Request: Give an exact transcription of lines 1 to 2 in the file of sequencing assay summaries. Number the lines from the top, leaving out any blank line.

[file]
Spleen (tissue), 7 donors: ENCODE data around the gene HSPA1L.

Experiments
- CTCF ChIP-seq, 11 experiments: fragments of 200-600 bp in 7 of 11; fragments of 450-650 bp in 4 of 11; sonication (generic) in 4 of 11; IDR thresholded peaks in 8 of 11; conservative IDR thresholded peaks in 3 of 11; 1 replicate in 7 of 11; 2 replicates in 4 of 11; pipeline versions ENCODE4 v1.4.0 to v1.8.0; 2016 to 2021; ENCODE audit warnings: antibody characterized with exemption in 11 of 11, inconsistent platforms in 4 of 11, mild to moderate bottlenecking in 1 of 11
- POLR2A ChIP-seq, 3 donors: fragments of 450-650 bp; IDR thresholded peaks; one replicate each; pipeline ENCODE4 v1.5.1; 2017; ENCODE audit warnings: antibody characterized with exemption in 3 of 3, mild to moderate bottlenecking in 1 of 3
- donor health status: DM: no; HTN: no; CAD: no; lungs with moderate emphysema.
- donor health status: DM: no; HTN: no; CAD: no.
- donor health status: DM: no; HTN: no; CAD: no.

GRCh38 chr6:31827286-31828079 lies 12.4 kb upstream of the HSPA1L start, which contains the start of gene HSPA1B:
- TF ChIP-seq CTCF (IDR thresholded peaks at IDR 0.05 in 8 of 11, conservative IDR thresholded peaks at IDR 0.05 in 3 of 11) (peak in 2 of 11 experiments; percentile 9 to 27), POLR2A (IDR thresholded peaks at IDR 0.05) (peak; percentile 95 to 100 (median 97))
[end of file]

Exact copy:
Spleen (tissue), 7 donors: ENCODE data around the gene HSPA1L.

Experiments